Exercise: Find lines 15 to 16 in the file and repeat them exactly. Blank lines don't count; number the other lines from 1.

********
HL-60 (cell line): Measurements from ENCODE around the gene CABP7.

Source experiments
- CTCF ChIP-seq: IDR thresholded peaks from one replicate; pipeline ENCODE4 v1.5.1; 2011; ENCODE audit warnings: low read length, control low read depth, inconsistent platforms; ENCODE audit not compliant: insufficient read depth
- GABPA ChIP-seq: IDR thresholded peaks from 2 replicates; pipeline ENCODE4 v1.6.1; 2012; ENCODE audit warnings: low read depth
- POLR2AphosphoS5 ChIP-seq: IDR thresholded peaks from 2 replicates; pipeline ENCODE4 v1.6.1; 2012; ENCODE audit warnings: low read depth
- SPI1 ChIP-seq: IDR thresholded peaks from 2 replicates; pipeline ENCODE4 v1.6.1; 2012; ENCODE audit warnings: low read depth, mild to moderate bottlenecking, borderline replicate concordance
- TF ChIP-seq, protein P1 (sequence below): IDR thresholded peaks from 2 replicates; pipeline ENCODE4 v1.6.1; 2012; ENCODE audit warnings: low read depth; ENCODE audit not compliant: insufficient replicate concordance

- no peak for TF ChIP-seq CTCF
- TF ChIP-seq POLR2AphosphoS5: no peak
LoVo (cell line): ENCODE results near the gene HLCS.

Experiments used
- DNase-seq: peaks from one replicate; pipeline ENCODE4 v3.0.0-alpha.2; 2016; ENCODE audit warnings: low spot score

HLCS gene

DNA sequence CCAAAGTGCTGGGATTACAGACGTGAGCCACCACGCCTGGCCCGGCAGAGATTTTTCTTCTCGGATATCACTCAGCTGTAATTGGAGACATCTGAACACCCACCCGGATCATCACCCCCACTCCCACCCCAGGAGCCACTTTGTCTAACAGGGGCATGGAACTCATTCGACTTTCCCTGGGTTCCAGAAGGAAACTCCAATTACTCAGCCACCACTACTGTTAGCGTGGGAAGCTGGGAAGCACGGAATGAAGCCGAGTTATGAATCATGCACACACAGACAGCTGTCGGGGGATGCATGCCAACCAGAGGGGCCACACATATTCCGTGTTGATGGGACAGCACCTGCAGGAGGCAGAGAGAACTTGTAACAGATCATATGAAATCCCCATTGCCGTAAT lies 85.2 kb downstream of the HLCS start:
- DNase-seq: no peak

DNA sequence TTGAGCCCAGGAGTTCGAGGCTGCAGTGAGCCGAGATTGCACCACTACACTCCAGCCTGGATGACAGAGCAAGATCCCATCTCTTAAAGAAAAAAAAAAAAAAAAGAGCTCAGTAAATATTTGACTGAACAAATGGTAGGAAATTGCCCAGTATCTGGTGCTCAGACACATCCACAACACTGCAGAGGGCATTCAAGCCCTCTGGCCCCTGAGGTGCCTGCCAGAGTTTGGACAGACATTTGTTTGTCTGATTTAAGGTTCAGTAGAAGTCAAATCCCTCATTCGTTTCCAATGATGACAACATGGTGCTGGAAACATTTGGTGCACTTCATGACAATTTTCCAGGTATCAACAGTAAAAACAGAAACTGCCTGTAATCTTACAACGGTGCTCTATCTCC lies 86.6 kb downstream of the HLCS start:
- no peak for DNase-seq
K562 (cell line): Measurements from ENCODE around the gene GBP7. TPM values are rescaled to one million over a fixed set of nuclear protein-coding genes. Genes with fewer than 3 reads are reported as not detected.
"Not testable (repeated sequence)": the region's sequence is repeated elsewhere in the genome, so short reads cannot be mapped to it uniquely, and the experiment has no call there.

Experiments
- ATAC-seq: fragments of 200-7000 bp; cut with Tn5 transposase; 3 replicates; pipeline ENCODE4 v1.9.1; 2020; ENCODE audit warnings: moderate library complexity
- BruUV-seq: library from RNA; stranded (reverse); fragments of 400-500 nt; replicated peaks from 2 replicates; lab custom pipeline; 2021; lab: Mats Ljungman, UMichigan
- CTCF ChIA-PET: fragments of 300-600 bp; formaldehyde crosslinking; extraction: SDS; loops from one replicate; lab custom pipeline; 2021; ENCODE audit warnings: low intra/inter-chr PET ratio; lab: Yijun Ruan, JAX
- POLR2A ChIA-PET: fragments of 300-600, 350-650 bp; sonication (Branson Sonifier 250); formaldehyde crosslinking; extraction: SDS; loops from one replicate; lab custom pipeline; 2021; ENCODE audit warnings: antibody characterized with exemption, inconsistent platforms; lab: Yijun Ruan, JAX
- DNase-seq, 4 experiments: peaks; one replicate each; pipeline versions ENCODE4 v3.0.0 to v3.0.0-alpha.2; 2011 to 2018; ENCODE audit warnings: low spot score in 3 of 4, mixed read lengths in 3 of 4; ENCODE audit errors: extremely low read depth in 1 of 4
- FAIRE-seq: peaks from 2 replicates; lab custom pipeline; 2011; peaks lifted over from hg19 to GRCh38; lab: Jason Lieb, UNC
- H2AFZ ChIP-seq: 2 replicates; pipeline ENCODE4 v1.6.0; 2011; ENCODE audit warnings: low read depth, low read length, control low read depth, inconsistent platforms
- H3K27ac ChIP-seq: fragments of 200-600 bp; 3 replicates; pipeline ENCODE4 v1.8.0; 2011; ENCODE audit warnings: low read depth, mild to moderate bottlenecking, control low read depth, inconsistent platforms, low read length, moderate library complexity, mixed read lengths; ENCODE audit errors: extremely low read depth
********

- DNase-seq: no peak

DNA sequence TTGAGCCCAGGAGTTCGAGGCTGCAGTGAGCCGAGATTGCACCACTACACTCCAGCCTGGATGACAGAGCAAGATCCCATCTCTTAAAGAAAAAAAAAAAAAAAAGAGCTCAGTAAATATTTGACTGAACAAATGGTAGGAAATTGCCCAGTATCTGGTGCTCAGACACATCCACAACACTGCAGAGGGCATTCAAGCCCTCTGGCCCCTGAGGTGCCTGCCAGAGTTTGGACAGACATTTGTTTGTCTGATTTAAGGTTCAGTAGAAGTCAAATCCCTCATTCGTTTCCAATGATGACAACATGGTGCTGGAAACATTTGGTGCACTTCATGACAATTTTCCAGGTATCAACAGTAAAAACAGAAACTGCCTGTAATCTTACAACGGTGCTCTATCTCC lies 86.6 kb downstream of the HLCS start: